Q-6. I HAVE AN OPOSSUM IN MY ATTIC. HOW DID IT GET THERE?
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A. Opossums will get into any opening they can squeeze their heads through. Opossums can enter into a roof’s overhangs, shingles, gable vents and where two roofs meet. Opossums can even get into the attic through crevices in the chimney. Opossums are very opportunistic animals and will use any hole to enter, even if another animal has made it.
An opossum getting onto your roof is no trick, either. Opossums easily climb trees and other structures so they can get onto your roof and into your home or business. Opossum tails are unique, like a monkey’s, and allow them to balance and grasp, and opossums occasionally can hang from the tail, as well.
Q-7. I HAVE AN OPOSSUM IN MY CHIMNEY. WHY IS IT THERE?
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A. There have been many cases reported during the spring seasons where opossums live and sleep throughout the day in a chimney. At night, the opossums enter the home and raid the kitchen, leaving a mess in their wake. Not only do the human occupants have to clean up after this rampage, but don’t forget the disease and bugs the opossums invariably bring along.
In addition, what seems to be a safe trip to the fridge for a glass of milk may turn into a confrontation with a mother opossum protecting her babies. If it feels threatened by a human, an opossum may growl, hiss, bite, bare its teeth, screech and even leak a smelly green fluid from its anal glands.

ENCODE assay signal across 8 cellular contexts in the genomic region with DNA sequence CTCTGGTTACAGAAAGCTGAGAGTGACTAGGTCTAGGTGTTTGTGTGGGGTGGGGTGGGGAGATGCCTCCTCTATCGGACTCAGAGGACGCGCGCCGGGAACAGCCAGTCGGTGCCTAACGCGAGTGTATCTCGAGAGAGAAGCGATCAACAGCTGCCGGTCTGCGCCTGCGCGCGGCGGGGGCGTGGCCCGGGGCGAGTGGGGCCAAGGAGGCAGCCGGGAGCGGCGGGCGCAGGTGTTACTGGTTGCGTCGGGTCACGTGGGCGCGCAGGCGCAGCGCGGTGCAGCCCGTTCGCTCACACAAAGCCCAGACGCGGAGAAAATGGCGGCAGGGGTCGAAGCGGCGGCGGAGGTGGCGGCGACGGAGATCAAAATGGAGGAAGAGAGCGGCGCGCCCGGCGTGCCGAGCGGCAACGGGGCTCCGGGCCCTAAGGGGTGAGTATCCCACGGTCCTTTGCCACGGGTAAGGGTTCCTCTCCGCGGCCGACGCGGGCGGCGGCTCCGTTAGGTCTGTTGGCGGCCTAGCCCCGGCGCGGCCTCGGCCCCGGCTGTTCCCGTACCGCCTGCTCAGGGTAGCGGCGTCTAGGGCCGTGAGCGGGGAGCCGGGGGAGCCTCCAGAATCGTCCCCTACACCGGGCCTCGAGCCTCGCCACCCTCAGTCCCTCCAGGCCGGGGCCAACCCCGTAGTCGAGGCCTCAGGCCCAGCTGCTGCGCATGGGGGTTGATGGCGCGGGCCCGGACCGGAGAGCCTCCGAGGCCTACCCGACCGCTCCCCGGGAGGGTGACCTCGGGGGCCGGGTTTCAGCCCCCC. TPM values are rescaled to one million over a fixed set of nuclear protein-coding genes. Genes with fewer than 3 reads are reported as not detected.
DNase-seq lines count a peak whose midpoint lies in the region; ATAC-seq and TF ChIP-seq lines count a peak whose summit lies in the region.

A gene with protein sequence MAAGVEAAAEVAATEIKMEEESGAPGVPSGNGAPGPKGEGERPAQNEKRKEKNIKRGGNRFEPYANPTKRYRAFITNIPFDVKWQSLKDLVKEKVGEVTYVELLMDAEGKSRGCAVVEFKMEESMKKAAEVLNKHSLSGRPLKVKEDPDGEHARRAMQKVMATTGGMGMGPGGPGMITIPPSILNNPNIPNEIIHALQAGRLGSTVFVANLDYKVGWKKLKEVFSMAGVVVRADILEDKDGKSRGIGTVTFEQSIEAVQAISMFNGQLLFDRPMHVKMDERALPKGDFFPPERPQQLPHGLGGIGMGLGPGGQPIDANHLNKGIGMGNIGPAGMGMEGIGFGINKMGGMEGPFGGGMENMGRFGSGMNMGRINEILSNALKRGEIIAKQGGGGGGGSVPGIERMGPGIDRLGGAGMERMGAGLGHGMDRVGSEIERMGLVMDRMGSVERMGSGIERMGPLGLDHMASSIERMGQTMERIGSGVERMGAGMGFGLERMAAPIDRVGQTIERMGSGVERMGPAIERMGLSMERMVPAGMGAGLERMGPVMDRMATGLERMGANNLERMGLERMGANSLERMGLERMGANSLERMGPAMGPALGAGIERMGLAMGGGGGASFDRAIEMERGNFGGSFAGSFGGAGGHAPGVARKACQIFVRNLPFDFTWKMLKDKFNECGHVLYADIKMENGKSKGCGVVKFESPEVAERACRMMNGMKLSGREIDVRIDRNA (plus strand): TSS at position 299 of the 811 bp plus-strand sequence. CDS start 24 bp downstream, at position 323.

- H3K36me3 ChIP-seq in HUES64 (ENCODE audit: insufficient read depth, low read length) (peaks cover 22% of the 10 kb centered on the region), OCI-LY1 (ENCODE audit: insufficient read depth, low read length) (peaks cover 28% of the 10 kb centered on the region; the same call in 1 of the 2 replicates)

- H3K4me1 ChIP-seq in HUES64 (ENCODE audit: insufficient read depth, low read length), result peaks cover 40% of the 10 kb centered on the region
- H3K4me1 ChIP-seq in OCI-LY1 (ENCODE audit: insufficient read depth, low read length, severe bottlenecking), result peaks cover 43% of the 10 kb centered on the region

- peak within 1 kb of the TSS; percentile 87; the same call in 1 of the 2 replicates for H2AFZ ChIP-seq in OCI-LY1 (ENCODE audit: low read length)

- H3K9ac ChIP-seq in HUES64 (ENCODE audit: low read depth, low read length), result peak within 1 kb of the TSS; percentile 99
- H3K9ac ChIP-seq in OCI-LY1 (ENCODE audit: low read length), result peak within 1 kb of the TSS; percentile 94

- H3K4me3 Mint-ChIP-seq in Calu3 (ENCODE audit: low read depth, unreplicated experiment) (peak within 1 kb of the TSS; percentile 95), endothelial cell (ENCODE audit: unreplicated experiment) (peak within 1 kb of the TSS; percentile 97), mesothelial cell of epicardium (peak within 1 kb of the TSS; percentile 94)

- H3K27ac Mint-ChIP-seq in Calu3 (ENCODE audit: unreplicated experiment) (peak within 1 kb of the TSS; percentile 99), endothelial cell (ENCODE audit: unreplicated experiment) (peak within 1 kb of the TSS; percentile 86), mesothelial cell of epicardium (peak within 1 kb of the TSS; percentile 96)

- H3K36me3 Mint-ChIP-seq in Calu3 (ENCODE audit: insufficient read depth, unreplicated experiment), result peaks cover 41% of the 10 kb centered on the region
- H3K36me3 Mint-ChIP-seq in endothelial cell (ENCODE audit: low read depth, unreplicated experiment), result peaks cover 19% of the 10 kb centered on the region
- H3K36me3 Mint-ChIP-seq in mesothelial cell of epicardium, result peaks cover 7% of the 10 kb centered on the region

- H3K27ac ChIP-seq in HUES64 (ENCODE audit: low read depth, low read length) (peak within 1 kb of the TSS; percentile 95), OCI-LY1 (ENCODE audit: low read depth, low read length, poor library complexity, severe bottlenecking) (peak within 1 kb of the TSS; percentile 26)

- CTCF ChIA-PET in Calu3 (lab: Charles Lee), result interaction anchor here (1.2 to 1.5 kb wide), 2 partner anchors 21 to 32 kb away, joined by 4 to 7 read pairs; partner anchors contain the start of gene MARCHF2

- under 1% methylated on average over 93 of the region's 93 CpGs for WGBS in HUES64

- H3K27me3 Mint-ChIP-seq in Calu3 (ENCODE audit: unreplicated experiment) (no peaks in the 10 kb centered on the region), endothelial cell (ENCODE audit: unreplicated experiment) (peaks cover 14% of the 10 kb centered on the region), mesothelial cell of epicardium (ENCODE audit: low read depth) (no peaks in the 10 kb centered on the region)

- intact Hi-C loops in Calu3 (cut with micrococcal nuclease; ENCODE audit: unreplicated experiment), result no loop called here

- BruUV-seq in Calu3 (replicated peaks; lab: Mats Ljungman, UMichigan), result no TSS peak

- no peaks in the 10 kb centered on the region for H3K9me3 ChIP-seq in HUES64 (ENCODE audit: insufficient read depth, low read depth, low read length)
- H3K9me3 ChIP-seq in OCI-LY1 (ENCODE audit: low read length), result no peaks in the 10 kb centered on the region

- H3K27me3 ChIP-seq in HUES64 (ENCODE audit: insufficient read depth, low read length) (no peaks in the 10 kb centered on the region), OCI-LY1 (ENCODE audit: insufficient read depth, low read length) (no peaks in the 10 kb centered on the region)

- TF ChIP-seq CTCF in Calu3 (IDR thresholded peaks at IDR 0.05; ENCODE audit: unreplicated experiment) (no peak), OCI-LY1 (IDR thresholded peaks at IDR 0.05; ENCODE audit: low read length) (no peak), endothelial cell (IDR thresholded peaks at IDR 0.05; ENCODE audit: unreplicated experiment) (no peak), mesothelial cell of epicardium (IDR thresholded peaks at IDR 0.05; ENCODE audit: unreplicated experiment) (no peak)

Male opossums hide out in the chimney to brave the winter weather. Female opossums live in chimneys because they provide a good place to raise their babies. Opossums can even get into the attic through crevices in the chimney.
Even one opossum in your chimney can make a lot of opossum noise. They regularly hiss, screech and click. Opossum babies will squeal or chatter—this may be what the animal sound is in your chimney.
Q-8. I HAVE AN OPOSSUM IN MY ATTIC. WILL IT CAUSE ANY DAMAGE?
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A. An attic that has served as an opossum home may have shredded ductwork. Opossums may tunnel through the insulation, rendering it less effective. Opossums chewing on wires and tearing insulation off pipes is not uncommon. You may come home from vacation to find your home has flooded because of opossums chewing on water lines. This kind of opossum damage to your residence can pose a fire hazard, raise your utility bills and cause thousands of dollars in repairs.
All this opossum damage will affect the value of your property. It is difficult to sell a home that has an opossum infestation and actually, it’s required by law that you fix an opossum problem before you sell your home. Property value can decrease between five and ten percent due to an opossum infestation.